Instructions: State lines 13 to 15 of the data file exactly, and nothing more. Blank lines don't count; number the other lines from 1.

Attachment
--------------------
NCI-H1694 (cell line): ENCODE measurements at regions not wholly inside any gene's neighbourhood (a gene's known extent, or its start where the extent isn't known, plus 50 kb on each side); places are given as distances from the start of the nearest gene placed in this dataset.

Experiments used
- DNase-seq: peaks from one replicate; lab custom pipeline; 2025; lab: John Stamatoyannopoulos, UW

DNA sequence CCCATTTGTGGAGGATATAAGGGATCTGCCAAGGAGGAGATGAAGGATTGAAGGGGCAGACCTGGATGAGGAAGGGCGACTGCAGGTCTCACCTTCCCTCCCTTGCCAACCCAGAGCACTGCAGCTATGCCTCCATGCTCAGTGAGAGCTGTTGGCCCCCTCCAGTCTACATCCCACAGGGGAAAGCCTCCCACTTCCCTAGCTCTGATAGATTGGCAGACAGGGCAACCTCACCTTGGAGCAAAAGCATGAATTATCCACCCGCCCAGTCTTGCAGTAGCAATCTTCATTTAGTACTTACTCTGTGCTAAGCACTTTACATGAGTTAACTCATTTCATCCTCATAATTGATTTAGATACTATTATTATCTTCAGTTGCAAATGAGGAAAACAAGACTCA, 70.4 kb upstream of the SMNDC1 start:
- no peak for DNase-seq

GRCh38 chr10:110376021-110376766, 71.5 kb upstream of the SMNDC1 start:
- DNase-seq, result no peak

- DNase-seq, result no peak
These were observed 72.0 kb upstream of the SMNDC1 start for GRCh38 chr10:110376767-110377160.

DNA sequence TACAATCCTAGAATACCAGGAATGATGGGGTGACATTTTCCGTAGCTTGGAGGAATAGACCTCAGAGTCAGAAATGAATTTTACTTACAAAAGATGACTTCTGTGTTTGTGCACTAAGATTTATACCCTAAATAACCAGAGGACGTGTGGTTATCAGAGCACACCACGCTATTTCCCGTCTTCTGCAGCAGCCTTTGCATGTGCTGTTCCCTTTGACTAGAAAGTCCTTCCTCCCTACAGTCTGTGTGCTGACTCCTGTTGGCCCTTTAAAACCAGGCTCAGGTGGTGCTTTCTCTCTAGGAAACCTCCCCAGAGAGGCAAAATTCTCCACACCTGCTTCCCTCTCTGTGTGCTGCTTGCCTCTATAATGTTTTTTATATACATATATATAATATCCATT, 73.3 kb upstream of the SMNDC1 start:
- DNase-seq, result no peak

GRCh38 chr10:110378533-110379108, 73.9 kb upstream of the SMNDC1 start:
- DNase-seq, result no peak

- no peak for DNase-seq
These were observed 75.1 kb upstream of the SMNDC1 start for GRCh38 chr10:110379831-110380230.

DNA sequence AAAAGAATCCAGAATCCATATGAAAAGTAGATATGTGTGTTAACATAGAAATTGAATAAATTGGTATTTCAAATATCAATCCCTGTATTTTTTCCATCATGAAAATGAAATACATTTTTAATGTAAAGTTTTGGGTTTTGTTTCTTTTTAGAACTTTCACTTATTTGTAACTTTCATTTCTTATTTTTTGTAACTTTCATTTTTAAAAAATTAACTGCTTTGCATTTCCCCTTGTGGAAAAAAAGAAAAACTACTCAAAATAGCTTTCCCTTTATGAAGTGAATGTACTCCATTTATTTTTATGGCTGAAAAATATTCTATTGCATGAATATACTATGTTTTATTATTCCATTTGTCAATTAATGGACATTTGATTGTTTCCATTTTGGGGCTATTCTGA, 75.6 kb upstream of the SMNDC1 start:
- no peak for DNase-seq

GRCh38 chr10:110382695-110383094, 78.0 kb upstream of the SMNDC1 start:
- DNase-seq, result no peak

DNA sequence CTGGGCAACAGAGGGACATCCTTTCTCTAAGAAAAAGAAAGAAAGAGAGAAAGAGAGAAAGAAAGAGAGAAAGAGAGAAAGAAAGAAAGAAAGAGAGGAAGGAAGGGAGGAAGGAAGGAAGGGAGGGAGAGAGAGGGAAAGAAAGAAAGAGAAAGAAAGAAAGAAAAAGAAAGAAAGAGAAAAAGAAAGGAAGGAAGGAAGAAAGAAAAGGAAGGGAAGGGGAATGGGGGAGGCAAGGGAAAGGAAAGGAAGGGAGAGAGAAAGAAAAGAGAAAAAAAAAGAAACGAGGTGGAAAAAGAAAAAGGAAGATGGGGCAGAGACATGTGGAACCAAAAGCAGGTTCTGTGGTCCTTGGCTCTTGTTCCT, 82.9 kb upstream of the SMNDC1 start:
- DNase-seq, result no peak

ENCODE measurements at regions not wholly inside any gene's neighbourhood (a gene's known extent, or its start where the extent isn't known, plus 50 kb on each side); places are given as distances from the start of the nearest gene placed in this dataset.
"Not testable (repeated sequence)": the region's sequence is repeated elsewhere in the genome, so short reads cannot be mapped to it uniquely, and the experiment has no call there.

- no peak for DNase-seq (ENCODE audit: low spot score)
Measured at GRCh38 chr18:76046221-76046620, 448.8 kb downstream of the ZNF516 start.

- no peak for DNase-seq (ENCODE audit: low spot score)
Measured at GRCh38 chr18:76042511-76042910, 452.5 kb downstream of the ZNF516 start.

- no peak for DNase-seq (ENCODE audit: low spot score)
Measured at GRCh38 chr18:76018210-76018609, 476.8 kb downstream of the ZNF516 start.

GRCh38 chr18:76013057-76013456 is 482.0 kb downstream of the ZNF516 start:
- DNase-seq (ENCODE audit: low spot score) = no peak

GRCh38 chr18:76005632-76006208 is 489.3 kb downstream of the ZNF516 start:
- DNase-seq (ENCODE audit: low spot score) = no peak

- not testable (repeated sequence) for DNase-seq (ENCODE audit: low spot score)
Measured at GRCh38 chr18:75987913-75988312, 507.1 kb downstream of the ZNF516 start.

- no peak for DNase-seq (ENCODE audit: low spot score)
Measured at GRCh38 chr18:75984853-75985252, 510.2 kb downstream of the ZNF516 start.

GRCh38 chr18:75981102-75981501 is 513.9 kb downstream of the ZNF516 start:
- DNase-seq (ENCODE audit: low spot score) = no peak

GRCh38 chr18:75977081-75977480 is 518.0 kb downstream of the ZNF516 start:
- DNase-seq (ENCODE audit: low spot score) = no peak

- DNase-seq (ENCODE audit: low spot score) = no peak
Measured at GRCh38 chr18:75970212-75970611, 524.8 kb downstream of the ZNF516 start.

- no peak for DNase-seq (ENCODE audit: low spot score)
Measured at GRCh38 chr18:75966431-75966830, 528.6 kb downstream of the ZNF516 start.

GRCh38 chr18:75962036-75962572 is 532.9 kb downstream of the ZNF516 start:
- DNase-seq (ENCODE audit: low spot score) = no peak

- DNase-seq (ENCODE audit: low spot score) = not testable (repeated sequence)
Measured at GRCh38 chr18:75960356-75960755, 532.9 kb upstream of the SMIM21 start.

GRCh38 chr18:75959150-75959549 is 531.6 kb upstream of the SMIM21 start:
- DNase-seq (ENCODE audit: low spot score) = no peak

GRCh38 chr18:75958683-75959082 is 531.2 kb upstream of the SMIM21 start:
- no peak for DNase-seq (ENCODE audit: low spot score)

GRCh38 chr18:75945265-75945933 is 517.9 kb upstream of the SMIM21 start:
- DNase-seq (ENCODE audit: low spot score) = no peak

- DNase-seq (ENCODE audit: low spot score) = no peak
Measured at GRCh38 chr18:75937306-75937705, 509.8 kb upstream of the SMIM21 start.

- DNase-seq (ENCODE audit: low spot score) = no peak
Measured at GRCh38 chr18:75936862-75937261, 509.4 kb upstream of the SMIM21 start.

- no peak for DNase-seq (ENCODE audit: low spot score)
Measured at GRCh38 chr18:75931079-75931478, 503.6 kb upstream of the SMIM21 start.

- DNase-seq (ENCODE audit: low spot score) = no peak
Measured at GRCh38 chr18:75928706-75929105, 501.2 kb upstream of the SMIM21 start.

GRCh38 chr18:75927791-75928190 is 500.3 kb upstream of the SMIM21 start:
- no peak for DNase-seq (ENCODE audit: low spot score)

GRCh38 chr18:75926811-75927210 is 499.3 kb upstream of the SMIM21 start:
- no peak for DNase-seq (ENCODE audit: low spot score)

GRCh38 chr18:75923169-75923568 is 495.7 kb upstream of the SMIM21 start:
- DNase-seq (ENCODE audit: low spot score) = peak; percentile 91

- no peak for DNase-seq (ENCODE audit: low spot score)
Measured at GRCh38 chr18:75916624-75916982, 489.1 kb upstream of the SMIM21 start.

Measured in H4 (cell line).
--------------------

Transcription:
- DNase-seq, result no peak

- no peak for DNase-seq
These were observed 75.1 kb upstream of the SMNDC1 start for GRCh38 chr10:110379831-110380230.